`SUBGOAL_THEN : term -> thm_tactic -> tactic`

SYNOPSIS
Introduces a lemma as a new subgoal.

DESCRIPTION
The user proposes a lemma and is then invited to prove it under the current assumptions. The lemma is then used with the thm_tactic to apply to the goal. That is, if
```    A1 ?- t1
==========  ttac (t |- t)
A2 ?- t2
```
then
```         A1 ?- t1
====================  SUBGOAL_THEN `t` ttac
A1 ?- t   A2 ?- t2
```
In the quite common special case where ttac is ASSUME_TAC, the net behaviour is simply to present the user with two subgoals, one in which the lemma is to be proved and one in which it may be assumed:
```         A1 ?- t1
============================  SUBGOAL_THEN `t` ASSUME_TAC
A1 ?- t   A1 u {t} ?- t2
```

FAILURE CONDITIONS
SUBGOAL_THEN will fail if an attempt is made to use a non-boolean term as a lemma.

USES
Introducing lemmas into the same basic proof script without separately binding them to names. This is often a good structuring technique for large tactic proofs, where separate lemmas might look artificial because of all the ad-hoc context in which they occur.

EXAMPLE
Consider the proof of the Knaster-Tarski fixpoint theorem, to be found in Library/card.ml. This (in its set-lattice context) states that every monotonic function has a fixpoint. After setting the initial goal:
```  # g `!f. (!s t. s SUBSET t ==> f(s) SUBSET f(t)) ==> ?s:A->bool. f(s) = s`;;
```
we start off the proof, already proceeding via a series of lemmas with SUBGOAL_THEN, though we will focus our attention on a later one:
```  # e(REPEAT STRIP_TAC THEN MAP_EVERY ABBREV_TAC
[`Y = {b:A->bool | f(b) SUBSET b}`; `a:A->bool = INTERS Y`] THEN
SUBGOAL_THEN `!b:A->bool. b IN Y <=> f(b) SUBSET b` ASSUME_TAC THENL
[EXPAND_TAC "Y" THEN REWRITE_TAC[IN_ELIM_THM]; ALL_TAC] THEN
SUBGOAL_THEN `!b:A->bool. b IN Y ==> f(a:A->bool) SUBSET b`
ASSUME_TAC THENL
[ASM_MESON_TAC[SUBSET_TRANS; IN_INTERS; SUBSET]; ALL_TAC]);;
...
val it : goalstack = 1 subgoal (1 total)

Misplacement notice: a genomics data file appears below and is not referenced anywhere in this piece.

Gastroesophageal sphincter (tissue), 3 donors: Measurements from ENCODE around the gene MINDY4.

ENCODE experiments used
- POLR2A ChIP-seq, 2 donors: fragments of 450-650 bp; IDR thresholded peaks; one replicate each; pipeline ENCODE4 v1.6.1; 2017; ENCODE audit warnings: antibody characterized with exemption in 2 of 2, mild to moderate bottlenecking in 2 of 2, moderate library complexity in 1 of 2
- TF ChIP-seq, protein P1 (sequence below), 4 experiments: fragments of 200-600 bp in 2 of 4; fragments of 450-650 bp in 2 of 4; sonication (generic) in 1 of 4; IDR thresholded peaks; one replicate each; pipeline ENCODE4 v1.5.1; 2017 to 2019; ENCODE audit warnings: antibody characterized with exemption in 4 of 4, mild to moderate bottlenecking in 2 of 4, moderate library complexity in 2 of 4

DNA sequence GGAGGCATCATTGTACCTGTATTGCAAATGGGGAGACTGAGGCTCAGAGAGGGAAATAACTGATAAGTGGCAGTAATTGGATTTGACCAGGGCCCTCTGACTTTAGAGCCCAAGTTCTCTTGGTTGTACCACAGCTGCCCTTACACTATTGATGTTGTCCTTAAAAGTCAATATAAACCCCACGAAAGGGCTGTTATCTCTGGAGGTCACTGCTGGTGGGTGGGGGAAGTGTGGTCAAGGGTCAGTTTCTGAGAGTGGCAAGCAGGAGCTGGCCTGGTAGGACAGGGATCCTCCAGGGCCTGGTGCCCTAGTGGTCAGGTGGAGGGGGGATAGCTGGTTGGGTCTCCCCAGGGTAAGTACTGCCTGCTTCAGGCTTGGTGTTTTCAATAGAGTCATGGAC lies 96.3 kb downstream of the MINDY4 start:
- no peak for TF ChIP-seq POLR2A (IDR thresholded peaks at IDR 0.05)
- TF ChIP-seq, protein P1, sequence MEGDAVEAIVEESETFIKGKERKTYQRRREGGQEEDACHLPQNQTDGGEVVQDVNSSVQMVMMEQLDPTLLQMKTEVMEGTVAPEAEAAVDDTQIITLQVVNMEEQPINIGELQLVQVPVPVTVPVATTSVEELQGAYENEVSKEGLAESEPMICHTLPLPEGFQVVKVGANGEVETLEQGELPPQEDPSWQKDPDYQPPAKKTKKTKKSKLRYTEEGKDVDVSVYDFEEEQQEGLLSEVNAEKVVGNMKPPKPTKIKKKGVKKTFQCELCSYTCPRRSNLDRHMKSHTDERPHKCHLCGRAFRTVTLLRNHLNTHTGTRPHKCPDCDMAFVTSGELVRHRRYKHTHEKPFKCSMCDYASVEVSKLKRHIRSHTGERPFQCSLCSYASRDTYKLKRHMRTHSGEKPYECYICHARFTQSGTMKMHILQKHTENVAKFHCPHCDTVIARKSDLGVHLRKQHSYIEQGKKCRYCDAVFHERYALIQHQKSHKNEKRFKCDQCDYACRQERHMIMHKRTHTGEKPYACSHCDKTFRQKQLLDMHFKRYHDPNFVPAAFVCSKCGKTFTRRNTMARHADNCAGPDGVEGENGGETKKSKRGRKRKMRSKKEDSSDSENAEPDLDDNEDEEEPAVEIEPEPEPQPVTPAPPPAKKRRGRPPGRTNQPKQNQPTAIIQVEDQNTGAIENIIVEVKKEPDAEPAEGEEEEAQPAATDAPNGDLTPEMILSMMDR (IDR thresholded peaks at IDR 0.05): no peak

0 [`!s t. s SUBSET t ==> f s SUBSET f t`]
1 [`{b | f b SUBSET b} = Y`]
2 [`INTERS Y = a`]
3 [`!b. b IN Y <=> f b SUBSET b`]
4 [`!b. b IN Y ==> f a SUBSET b`]

`?s. f s = s`
```
Now we select a particularly interesting lemma:
```  # e(SUBGOAL_THEN `f(a:A->bool) SUBSET a` ASSUME_TAC);;
val it : goalstack = 2 subgoals (2 total)

0 [`!s t. s SUBSET t ==> f s SUBSET f t`]
1 [`{b | f b SUBSET b} = Y`]
2 [`INTERS Y = a`]
3 [`!b. b IN Y <=> f b SUBSET b`]
4 [`!b. b IN Y ==> f a SUBSET b`]
5 [`f a SUBSET a`]

`?s. f s = s`

0 [`!s t. s SUBSET t ==> f s SUBSET f t`]
1 [`{b | f b SUBSET b} = Y`]
2 [`INTERS Y = a`]
3 [`!b. b IN Y <=> f b SUBSET b`]
4 [`!b. b IN Y ==> f a SUBSET b`]

`f a SUBSET a`
```
The lemma is relatively easy to prove by giving MESON_TAC the right lemmas:
```  # e(ASM_MESON_TAC[IN_INTERS; SUBSET]);;
...
val it : goalstack = 1 subgoal (1 total)

0 [`!s t. s SUBSET t ==> f s SUBSET f t`]
1 [`{b | f b SUBSET b} = Y`]
2 [`INTERS Y = a`]
3 [`!b. b IN Y <=> f b SUBSET b`]
4 [`!b. b IN Y ==> f a SUBSET b`]
5 [`f a SUBSET a`]

`?s. f s = s`
```
and the remaining subgoal is also quite easy for MESON_TAC:
```  # e(ASM_MESON_TAC[SUBSET_ANTISYM; IN_INTERS]);;
...
val it : goalstack = No subgoals
```
On the other hand, without splitting off the last lemmas, MESON_TAC finds the automated step rather large. If you step back three steps with
```  # b(); b(); b();;
```
then although the following works, it takes half a minute:
```  # e(ASM_MESON_TAC[IN_INTERS; SUBSET; SUBSET_ANTISYM]);;
....
val it : goalstack = No subgoals
```